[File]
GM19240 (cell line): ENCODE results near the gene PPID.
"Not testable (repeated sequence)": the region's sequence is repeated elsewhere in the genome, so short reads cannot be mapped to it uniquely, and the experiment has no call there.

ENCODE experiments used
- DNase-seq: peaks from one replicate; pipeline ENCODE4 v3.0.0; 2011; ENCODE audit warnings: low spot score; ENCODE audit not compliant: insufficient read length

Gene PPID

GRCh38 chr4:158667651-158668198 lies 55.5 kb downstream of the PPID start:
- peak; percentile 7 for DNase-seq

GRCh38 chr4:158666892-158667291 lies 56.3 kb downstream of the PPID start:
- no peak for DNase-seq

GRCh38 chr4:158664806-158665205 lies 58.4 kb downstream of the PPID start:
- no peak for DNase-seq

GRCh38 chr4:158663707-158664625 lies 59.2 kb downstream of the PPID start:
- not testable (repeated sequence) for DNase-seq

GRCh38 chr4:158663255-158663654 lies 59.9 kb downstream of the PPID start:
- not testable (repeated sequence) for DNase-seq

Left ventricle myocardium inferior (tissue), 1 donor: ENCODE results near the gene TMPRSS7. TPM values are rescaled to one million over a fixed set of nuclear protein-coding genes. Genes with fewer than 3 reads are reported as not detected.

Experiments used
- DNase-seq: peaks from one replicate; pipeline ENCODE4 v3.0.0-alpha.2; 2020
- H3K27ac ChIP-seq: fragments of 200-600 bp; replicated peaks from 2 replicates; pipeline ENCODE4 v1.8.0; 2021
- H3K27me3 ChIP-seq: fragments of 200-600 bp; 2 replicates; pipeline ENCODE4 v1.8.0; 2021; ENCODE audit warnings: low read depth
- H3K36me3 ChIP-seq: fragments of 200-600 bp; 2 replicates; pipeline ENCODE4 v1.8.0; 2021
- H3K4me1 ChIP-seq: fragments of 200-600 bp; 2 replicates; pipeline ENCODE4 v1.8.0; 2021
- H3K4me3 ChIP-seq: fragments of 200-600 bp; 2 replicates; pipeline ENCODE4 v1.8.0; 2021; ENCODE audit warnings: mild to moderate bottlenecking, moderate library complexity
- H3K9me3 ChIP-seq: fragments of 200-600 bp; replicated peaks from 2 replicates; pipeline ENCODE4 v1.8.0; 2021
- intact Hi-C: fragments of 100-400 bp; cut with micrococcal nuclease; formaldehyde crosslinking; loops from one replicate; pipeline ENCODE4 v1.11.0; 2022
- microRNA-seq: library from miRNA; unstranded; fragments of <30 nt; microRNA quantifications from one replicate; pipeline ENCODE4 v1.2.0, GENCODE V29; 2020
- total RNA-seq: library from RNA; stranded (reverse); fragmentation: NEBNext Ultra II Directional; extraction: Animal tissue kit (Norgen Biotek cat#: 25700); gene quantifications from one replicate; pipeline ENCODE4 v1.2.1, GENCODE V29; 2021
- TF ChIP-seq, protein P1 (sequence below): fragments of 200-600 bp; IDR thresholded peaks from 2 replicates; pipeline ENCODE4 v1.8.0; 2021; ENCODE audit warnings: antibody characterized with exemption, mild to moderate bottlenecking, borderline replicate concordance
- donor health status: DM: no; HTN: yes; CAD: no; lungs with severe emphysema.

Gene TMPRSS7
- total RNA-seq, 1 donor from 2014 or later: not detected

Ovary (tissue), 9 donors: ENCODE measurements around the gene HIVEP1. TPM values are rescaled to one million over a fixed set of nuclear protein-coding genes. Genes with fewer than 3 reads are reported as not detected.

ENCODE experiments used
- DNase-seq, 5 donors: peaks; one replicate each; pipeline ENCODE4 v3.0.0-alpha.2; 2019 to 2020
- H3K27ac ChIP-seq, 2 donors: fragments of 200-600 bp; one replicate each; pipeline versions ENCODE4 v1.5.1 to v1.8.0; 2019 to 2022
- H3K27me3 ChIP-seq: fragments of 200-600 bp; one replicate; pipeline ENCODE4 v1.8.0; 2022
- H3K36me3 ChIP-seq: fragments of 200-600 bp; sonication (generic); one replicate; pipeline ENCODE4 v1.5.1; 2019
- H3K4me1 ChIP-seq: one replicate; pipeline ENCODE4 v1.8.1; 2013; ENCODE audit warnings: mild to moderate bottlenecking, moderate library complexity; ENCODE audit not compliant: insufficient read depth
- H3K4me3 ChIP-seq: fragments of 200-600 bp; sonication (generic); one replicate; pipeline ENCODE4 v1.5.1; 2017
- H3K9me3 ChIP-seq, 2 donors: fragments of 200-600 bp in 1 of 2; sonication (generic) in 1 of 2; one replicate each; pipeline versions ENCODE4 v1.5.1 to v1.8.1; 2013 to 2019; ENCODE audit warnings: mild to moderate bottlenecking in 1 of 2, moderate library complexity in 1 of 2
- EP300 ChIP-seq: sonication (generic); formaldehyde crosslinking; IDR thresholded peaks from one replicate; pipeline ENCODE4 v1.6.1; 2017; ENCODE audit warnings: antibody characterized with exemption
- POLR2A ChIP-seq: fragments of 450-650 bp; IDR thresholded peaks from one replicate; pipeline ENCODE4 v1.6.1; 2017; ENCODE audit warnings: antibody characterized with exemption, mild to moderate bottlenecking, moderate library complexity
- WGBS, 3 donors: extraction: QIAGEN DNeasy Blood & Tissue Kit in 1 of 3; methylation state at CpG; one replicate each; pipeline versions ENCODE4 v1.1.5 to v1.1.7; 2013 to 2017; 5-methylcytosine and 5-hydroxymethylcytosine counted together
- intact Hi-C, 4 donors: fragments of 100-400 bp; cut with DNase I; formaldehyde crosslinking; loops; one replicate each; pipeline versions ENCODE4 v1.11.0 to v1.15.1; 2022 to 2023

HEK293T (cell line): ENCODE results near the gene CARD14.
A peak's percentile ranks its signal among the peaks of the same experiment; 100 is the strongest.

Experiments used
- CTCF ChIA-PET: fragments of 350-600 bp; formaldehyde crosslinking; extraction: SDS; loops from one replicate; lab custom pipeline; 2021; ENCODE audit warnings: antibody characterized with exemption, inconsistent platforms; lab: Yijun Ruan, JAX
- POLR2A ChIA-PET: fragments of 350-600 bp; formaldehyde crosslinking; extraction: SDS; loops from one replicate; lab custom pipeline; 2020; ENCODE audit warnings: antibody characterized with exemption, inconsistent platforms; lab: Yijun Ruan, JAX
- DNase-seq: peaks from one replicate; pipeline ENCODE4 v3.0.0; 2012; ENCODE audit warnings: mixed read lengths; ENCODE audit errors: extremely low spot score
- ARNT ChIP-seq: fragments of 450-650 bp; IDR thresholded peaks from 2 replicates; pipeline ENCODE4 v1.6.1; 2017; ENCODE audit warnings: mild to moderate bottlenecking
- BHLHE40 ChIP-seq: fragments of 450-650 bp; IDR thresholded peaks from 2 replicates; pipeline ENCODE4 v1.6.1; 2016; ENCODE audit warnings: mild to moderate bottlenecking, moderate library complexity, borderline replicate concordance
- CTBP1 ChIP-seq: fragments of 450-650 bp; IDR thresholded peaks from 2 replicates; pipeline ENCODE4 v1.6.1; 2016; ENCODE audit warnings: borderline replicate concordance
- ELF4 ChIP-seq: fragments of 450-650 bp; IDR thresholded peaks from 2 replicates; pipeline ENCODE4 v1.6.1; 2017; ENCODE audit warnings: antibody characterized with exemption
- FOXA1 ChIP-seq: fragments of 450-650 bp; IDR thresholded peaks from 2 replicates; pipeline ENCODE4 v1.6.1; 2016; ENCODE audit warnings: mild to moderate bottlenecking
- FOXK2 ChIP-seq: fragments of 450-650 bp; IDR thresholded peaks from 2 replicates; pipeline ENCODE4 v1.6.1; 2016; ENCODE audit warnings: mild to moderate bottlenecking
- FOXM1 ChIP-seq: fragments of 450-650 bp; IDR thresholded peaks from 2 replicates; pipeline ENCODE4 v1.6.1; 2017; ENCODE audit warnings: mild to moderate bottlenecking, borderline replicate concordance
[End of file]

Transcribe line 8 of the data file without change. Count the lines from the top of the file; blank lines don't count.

GRCh38 chr4:158666892-158667291 lies 56.3 kb downstream of the PPID start: